“Our kids are suffering. They’re not learning,” she said. “We have been a leader in the state in getting students back to school. We have a principal in Lost River who drives his own bus route. It can be done. I have reservations about delaying reopening for two weeks and waiting for the numbers to go down. What if that doesn’t happen?”

Mychal Amos, chair of the city school board, called the decision a tough one. “I don’t think we’re going to be right on this one. There’s going to be a group of people who are going to be disappointed.”

Glen Szymoniak, superintendent of the Klamath County School District, said he is confident in the recommendations of the county’s public health experts and in the district’s safety and health protocols.

“Our local public health is part of a network including Oregon Health Authority, Center for Disease Control and the World Health Organization,” he said. “Klamath County Public Health is the only organization with the expertise and authority to reliably direct our decisions in this pandemic.”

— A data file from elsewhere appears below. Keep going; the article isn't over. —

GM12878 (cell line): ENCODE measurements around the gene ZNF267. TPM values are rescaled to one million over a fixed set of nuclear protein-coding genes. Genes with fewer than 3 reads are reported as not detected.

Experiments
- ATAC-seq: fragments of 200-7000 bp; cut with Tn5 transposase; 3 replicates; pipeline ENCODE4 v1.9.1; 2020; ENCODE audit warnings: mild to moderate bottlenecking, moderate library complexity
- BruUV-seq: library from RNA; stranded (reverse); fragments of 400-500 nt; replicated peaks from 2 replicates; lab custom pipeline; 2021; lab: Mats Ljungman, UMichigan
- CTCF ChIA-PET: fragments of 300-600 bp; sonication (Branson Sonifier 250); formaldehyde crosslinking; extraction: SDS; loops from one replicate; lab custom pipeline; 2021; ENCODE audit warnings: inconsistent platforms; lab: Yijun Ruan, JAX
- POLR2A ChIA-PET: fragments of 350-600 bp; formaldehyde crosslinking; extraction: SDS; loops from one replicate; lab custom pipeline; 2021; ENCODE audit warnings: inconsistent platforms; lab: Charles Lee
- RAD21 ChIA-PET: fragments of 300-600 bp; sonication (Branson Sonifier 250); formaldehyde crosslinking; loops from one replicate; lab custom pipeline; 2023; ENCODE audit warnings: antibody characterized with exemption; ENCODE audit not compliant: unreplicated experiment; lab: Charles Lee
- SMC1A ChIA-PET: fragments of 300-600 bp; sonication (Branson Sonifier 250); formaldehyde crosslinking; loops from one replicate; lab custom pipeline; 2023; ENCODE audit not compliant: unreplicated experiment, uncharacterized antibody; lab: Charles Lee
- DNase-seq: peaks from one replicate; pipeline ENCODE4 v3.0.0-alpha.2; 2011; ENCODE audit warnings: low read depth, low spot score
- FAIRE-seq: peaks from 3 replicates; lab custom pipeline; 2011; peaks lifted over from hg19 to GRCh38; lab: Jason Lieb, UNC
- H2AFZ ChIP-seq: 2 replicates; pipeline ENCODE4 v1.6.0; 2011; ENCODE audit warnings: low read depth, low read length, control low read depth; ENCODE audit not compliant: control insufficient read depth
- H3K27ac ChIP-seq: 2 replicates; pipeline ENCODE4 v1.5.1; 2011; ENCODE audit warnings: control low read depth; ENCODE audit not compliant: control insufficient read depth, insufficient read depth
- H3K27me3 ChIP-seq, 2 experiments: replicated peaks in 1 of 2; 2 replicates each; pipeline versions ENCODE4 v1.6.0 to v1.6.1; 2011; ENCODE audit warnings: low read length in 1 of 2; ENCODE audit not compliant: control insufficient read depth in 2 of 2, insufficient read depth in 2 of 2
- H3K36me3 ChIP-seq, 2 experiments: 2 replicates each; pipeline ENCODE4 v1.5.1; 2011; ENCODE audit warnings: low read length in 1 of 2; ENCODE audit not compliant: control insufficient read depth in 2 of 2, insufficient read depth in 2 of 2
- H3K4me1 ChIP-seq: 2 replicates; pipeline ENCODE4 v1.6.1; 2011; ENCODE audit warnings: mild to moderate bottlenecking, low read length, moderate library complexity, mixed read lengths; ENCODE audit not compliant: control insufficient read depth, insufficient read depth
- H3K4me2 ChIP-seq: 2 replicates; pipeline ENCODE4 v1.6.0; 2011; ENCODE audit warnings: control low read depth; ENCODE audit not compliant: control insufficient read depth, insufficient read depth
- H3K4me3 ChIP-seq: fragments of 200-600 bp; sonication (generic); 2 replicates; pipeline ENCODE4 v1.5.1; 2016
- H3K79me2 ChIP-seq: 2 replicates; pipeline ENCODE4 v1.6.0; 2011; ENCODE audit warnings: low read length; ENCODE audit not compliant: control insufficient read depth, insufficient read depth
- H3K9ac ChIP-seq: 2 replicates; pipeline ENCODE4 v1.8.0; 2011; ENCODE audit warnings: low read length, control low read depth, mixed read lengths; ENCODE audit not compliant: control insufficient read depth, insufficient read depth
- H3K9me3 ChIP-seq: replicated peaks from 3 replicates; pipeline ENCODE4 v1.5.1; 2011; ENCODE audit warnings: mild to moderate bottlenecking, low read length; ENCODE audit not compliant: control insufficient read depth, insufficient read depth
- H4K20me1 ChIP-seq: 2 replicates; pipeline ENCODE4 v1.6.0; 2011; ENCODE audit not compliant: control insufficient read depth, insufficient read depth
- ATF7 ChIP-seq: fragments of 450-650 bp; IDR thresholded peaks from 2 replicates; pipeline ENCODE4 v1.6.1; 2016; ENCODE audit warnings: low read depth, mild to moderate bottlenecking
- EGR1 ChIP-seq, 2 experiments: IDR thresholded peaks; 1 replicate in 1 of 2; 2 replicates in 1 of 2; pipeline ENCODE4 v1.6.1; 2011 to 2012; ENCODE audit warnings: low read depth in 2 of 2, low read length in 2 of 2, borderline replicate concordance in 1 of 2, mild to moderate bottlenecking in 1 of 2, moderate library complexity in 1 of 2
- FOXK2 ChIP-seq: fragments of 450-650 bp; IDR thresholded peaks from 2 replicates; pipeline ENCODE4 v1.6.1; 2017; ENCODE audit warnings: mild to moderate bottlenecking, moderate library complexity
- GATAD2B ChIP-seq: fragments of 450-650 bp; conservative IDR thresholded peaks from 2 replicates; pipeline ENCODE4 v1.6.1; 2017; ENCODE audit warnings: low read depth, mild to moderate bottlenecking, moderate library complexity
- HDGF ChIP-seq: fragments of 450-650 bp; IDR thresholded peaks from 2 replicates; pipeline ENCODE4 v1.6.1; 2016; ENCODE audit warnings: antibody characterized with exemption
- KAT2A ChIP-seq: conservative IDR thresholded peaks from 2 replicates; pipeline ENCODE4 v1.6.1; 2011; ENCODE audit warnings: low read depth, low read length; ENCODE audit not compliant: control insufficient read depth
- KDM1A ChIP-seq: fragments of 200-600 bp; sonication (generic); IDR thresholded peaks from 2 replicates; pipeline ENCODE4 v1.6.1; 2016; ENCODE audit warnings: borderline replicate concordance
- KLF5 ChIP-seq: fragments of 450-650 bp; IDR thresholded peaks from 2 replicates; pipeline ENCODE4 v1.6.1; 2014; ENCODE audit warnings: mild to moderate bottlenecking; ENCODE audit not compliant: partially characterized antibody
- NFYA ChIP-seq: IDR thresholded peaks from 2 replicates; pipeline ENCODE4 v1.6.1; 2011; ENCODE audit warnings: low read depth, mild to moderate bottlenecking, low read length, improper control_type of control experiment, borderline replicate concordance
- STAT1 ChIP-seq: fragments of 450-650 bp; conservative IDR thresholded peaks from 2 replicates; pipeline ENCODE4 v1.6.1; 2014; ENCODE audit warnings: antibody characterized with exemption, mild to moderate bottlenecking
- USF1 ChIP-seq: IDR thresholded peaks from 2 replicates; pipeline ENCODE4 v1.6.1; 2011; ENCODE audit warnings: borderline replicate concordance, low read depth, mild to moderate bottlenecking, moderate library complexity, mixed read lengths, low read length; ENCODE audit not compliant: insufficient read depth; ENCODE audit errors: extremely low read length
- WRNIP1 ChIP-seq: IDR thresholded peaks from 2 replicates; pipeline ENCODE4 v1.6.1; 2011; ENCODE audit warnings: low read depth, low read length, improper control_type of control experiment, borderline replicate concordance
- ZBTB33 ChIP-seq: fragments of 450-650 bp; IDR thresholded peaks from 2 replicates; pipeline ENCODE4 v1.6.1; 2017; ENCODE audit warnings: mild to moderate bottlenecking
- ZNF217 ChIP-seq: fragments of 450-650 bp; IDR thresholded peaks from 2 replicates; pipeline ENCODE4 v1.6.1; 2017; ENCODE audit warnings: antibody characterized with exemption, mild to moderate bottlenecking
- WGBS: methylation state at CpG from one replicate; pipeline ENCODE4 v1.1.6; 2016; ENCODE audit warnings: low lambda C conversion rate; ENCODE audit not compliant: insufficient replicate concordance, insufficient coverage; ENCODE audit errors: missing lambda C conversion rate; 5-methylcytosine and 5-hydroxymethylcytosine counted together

Paul Hillyer, superintendent of Klamath Falls City Schools, also supported returning students to classrooms.

“The families and students feel like ping pong balls being bounced back and forth. It is wearying,” he said. “I really do believe that we are ready to have our students return in person. The work has been done.”

The public was invited to the meeting via a Zoom link. Between 450 and 500 remained in the meeting throughout the three hours of presentations and board discussions.

More than 250 written comments from the public were submitted via email for board review. Of the 238 comments received by the county district, 215 supported reopening as soon as possible; 23 expressed concern and wanted to see reopening delayed. The city board received 27 comments, both for and against reopening. All comments will be a part of the board record.